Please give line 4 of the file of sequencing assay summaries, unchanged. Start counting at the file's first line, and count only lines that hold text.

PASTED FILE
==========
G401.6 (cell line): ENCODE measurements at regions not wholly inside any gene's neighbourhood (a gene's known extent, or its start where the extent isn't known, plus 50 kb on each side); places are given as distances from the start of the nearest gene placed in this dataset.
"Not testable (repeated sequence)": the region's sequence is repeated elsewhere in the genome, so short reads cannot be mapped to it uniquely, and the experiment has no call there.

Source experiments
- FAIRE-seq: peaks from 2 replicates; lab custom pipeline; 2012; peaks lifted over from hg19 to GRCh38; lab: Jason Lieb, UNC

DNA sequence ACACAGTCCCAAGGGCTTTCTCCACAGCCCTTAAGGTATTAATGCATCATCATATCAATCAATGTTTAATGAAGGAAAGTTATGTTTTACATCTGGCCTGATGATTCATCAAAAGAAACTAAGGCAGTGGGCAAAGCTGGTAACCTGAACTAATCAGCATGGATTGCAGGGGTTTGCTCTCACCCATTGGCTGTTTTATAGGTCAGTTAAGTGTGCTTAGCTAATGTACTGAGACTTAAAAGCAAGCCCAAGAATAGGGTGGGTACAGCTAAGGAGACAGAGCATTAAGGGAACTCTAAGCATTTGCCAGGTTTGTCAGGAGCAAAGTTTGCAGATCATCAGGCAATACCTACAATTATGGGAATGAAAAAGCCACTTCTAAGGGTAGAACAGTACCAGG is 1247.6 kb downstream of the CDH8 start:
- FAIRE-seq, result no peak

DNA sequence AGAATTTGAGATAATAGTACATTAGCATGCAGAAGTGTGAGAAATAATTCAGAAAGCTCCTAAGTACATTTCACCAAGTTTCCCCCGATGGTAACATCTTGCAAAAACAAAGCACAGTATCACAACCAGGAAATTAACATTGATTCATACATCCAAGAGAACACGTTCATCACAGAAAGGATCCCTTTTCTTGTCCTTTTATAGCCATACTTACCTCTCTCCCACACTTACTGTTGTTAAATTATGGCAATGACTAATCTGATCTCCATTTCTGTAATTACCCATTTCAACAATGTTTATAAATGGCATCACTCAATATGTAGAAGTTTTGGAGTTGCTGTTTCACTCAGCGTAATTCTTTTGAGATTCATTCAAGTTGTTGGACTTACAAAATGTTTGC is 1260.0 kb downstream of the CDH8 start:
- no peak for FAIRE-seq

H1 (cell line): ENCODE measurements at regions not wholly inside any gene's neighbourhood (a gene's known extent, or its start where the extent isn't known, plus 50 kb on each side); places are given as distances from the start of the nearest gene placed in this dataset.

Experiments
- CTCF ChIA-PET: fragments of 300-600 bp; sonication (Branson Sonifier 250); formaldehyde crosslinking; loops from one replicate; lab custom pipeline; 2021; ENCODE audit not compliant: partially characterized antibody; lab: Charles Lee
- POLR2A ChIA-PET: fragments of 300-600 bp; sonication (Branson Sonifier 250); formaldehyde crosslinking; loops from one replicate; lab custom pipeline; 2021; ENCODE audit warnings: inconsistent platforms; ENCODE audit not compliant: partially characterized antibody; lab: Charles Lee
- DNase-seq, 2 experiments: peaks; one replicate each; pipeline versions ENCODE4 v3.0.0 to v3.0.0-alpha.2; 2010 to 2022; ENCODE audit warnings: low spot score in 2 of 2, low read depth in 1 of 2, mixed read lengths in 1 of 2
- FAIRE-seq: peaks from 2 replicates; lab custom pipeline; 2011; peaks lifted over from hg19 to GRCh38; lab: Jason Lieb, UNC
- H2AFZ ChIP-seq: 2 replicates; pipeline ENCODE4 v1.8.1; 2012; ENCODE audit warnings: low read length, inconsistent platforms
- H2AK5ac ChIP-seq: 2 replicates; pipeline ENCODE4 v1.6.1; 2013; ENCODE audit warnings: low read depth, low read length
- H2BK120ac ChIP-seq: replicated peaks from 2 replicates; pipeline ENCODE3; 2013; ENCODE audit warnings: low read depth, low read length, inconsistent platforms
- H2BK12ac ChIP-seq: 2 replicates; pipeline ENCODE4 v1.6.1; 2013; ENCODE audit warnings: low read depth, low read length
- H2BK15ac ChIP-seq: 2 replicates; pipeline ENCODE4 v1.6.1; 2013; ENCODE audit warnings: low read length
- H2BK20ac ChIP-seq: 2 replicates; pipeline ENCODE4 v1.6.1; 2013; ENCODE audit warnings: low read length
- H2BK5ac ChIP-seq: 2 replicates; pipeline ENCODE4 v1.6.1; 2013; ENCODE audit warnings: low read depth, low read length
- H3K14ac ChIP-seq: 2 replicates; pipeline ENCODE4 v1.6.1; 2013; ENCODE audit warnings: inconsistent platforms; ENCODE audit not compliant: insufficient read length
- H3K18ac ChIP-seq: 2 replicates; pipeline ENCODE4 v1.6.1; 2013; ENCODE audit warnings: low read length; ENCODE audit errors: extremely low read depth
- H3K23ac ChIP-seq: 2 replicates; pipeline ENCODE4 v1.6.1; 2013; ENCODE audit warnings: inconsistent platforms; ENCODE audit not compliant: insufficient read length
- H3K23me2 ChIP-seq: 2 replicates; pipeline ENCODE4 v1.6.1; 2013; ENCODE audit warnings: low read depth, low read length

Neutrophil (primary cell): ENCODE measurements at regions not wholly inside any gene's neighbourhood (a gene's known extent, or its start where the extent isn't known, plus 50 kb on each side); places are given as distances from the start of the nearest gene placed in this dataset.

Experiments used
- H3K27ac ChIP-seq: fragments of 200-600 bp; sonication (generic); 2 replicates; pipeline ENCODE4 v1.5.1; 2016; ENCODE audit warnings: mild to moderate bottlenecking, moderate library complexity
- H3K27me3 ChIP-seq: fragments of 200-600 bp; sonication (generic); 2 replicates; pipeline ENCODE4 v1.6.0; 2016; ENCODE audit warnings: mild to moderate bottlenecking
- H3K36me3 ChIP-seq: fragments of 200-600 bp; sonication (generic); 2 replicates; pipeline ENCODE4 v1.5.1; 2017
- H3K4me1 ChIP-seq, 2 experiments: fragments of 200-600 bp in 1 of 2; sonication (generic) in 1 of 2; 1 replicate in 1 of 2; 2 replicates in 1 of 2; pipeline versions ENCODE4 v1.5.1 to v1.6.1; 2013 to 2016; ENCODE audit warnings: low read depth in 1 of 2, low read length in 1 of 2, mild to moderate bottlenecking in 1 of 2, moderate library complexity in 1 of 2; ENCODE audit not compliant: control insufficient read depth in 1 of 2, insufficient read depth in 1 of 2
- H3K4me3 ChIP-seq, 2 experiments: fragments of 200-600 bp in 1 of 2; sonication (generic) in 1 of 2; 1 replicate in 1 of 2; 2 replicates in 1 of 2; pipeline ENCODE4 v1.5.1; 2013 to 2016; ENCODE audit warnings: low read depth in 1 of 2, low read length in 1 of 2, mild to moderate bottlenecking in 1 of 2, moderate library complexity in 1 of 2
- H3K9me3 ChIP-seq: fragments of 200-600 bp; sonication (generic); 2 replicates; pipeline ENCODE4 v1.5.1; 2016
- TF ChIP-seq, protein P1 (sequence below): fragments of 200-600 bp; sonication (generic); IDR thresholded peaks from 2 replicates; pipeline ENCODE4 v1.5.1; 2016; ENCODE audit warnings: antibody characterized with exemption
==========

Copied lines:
- FAIRE-seq: peaks from 2 replicates; lab custom pipeline; 2012; peaks lifted over from hg19 to GRCh38; lab: Jason Lieb, UNC